DEFINITION of Quarterly Income Preferred Securities - QUIPS
Shares that are an interest in a limited partnership that exists solely for the purpose of issuing preferred securities and lending the proceeds of the sales to its parent company. They usually have a $25 par value, NYSE listing and cumulative quarterly distributions.
BREAKING DOWN Quarterly Income Preferred Securities - QUIPS
QUIPS are an example of hybrid securities, that were created by Goldman, Sachs & Co. as a service mark and a marketing tool. QUIPS combine features of preferred stock and corporate bonds. Hybrids can pay a higher rate of return than preferred stock because dividends are paid with pretax dollars and, therefore, they generate a sizable tax break for corporations. The issuing entity, whether it’s a Limited Liability Company (LLC), or a Limited Partnership (LP) is typically a wholly-owned subsidiary of a U.S. parent corporation. These issuers may be either U.S. or non-U.S entities, but in either case, the parent corporation pays interest on the proceeds it receives from the LLC or LP, directly to QUIPS holders, in the form of quarterly dividends.
Higher Investor Risk
Similar to other forms of hybrid securities such as Monthly Income Preferred Stock (MIPS), and Trust Originated Preferred Stock (TOPrS), if the issuer of QUIPS fails to make a promised periodic payment, investors have no power to force the issuer into bankruptcy. For this reason, it’s critically important for QUIPS investors to be mindful of the fact that the issuer has the right to suspend or defer its dividends payouts--despite the fact that said dividends are technically interest payments, without triggering default status. But while this characteristic creates added risk for investors, the QUIPS structure benefit parent corporations, because it does not raise the parent's debt levels, and therefore does not jeopardize its debt ratios.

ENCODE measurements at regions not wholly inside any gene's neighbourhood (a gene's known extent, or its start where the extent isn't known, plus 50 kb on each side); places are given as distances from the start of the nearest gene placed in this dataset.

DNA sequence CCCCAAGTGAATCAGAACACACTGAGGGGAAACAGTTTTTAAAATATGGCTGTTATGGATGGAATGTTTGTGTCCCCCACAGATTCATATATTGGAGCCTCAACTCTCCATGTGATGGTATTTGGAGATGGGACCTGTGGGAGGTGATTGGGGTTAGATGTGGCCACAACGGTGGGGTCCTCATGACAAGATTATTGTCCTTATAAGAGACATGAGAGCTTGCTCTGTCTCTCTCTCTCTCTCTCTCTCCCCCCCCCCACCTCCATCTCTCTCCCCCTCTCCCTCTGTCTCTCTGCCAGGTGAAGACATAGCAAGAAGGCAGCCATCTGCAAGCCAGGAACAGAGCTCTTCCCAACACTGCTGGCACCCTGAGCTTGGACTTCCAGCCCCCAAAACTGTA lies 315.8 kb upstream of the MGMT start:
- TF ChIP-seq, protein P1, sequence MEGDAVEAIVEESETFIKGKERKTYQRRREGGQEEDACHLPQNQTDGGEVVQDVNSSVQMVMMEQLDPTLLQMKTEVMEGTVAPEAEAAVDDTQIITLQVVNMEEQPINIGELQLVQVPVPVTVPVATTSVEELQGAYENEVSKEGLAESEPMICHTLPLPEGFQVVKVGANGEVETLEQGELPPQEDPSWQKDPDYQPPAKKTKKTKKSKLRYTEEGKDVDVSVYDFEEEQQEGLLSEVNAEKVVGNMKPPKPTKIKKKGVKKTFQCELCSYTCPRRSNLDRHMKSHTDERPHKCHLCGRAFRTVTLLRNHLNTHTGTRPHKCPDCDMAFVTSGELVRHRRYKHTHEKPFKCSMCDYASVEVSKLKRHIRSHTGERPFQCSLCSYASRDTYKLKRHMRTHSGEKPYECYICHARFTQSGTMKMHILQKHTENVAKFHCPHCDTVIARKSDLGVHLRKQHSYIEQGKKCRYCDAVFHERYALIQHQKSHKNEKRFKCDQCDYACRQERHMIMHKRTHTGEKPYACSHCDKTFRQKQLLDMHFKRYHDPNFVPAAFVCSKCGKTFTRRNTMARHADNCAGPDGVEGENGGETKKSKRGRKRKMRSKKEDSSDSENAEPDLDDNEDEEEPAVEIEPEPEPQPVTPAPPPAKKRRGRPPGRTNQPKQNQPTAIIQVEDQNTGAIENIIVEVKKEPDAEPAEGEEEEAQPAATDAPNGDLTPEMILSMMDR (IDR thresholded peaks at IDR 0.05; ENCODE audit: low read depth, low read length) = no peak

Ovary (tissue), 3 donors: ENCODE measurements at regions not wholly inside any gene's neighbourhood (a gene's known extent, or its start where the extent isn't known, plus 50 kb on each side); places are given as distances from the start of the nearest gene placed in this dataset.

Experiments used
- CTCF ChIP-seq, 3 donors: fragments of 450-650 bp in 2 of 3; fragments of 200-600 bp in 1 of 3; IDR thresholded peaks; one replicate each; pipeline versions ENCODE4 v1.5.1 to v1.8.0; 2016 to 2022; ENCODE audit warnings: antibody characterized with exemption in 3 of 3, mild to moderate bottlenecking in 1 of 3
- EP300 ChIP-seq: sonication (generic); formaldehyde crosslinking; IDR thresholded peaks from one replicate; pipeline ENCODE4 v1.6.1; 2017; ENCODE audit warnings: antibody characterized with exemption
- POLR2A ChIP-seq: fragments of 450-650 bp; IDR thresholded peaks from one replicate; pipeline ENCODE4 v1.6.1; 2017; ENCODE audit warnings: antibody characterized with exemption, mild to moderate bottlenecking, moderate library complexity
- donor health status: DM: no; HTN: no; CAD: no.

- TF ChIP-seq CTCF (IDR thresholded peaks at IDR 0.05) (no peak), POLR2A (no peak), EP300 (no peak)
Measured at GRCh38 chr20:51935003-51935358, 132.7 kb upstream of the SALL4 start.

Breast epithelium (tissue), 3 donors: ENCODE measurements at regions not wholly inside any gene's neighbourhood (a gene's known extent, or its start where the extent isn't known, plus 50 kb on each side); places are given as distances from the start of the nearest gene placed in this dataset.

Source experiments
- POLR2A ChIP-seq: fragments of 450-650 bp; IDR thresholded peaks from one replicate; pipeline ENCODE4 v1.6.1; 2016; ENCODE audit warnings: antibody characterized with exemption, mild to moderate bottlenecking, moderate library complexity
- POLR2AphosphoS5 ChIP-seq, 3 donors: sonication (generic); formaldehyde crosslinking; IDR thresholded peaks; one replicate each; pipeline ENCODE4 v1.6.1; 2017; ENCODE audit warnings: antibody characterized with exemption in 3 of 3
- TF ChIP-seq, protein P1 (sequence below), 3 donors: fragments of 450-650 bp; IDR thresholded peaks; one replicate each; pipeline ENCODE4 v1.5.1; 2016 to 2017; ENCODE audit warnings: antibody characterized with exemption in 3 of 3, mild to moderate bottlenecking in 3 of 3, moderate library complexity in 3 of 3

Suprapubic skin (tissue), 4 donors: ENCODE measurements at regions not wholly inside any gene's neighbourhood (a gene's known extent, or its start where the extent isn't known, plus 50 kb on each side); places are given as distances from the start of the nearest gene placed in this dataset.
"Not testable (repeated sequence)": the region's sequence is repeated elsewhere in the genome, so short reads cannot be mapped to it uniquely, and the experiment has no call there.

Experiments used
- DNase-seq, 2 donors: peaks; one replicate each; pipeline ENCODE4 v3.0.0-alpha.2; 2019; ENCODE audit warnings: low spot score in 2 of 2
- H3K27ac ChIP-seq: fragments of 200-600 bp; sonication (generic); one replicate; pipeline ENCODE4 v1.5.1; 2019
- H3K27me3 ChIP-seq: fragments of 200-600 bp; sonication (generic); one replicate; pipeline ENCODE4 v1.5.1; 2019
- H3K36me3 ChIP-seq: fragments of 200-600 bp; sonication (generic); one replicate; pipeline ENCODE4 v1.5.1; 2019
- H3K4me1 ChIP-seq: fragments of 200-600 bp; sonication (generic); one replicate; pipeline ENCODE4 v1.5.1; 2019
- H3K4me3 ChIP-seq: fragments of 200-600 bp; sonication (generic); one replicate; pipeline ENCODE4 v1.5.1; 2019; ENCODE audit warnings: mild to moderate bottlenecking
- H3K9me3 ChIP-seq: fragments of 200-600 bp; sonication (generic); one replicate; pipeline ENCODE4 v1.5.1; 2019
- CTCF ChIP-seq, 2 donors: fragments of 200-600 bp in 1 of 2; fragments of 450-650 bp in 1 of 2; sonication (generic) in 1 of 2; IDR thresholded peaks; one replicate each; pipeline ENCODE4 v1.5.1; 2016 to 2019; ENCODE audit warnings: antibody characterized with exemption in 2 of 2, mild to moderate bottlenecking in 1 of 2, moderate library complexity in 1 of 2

QUIPS typically have maturities of 30-50 years, however in some cases, the issuers can extend the maturity cycle to a longer time period. For example, a well-known telecom provider initially issued QUIPS that began with a 30-year maturity, but then extend the maturity cycle to 49 years. Another QUIPS issuer abbreviated the maturity cycle from 30 years, to a five-year non-call period. But like most hybrid securities, the average maturation period is 40 years.